New Camaldoli Hermitage, a monastery of Camaldolese Benedictine monks, is located on 899 acres high above the Big Sur coast. It’s gorgeous. It’s serene. And best of all, it’s quiet.
Used to be you’d have to book months in advance, but I recently reserved a single-occupancy room for two nights ($145 including meals) a mere few weeks out. Other options include five private hermitages, three of which can accommodate couples; private cells (male retreatants only) within the monastic enclosure; and a guest house with two twin beds. No kids under 16 allowed — like I said, quiet.
Advent had just begun, and everything about the place was conducive to contemplating the birth of Christ and the coming of a new year.
The whole front wall of my room was taken up by windows that overlooked the Pacific and a private outdoor sitting area planted charmingly with trees, bushes, and flowers. The spic-and-span communal kitchen, two doors down, was fully stocked with coffee, tea, hard-boiled eggs, yogurt, toast, jam, fruit, milk, juice, and peanut butter.
Dinner was a hearty soup and salad. Lunch, the main meal of the day, was soup, spanakopita, baked chicken, rice pilaf, a green salad, and a red cabbage and pepper salad, all homemade.
Each room has its own toilet and sink. Adjacent to the kitchen area are two communal showers, also very clean and with steaming hot water.
The view, the fresh clean air, and the stars at night were simply splendid.
In winter my circadian rhythm tends to a rise-at-4 a.m., retire-at-9 p.m. cycle, which afforded many hours of complete silence and prayer.
During the day, you can walk to the bottom of the very steep and windy drive, about three miles round trip. Sycamores, coastal chaparral, and toyon blanketed the hills. Scrub jays chattered from the trees, flashing blue as they swooped from branch to branch. The air smelt of wild fennel. Stands of tall, pale gold pampas grass rippled in the sun.
From above, the Pacific was smooth as glass, silvery in the distance and deep aquamarine in the shallows. A line from the Divine Office’s Invitatory Psalm sang in my heart: “He made the sea; it belongs to him.”
The Fence Loop Trail, a mile or so long, meanders into the woods and hills above the Hermitage in the opposite direction. A bookstore, draped with purple wisteria in spring, sells icons, monastery-made preserves and creamed honey, and titles by such authors as Henri Nouwen, Thomas Merton, Richard Rohr, and Bede Griffiths.
The chapel is open 24/7, and visitors are invited to pray the Divine Office along with the monks: lauds at 5:30 a.m., vigils at 7 a.m., a brief noon prayer, and vespers combined with Mass at 5 p.m.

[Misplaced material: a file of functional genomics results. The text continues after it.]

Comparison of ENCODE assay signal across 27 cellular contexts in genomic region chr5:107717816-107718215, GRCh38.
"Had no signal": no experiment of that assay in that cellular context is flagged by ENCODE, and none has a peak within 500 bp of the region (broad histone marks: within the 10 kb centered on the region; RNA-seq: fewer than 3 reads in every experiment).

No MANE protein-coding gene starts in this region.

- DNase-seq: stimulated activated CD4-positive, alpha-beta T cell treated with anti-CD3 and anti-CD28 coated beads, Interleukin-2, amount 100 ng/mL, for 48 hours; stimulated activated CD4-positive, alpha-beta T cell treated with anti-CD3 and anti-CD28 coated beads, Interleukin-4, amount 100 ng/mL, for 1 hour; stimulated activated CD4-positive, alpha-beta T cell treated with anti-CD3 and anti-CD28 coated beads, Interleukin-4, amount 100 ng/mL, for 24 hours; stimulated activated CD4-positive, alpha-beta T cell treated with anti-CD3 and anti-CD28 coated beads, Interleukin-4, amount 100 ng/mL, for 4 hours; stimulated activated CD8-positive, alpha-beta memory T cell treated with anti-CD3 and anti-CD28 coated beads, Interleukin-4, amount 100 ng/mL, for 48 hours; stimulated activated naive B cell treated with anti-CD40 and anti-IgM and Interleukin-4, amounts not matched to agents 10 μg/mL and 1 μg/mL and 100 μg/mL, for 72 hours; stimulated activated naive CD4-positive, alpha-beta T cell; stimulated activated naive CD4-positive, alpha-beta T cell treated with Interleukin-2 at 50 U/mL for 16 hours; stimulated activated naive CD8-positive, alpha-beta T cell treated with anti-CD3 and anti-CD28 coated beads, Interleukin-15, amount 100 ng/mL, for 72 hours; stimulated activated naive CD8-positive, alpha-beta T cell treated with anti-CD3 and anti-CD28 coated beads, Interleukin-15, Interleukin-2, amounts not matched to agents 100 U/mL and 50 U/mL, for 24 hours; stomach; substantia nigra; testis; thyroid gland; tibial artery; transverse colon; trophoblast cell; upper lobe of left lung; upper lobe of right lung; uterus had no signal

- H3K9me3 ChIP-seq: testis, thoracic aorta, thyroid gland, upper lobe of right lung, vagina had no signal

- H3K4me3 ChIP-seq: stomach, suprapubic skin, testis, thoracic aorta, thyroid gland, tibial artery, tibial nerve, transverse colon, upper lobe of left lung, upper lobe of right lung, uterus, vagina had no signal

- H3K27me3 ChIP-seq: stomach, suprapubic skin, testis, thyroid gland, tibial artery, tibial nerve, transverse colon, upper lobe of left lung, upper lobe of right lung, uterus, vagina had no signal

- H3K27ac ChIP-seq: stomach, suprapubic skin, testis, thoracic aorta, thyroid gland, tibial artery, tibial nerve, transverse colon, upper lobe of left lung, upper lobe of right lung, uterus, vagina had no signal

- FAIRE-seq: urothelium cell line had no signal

The aesthetic leans Zen, but on the feast of St. Andrew the priest gave a wonderful homily. We’re called to leave behind not just the “nets” of our plans and our possessions, he invited us to ponder, but our resentments, our petty jealousies, and our fears as well.
We’re called to respond to Christ’s call even if we feel inadequate, awkward, unsure, and not up to the task.
“Let’s be silent for a moment,” he concluded. “Is Jesus calling you?”
Outside, it was dark already. Rain was predicted for the next day with an 80% chance at noon, the time I’d planned on leaving. The only way in or out of New Camaldoli is Route 1, the coast road, which is dramatic, majestic, rugged — and even under the best of circumstances also a teeny bit scary.
There is no cell reception and no Wi-Fi up on the bluff, so I’d begged what weather info I could from the people in the bookstore.
Back in my room, I gazed out at the stars. The older I get, the more keenly aware I am that our time on earth is finite. I’d stayed once before at New Camaldoli, many years before: would I pass this way again?
Is Jesus calling you?
Would I fulfill whatever little mission on earth I’d been given? Would I die alone?
I opened the book I was reading — “A Philosophy of Walking,” by Frédéric Gros — and turned to the chapter called “Pilgrimage.”
“The primary meaning of peregrinus is foreigner or exile. The pilgrim, originally, is not one who is heading somewhere (Rome, Jerusalem, etc.), but essentially one who is not at home where he is walking. In other words, not a stroller taking a few turns around the neighborhood after dinner, or a landowner making a Sunday round of his plantations. For the pilgrim is never at home where he walks: he’s a stranger, a foreigner.”
Dawn the next morning rose mistily. I took one last walk down the drive, drinking in the views, the Torrey pines, the smell of rosemary, the brisk, achingly clean air.
Again from “A Philosophy of Walking”: “The Christian passes through this life like a walker in any country: without stopping. These lines, for example, are found in the chant of the Compostela pilgrim: ‘Companion, we must make our way/Without lingering.’ ”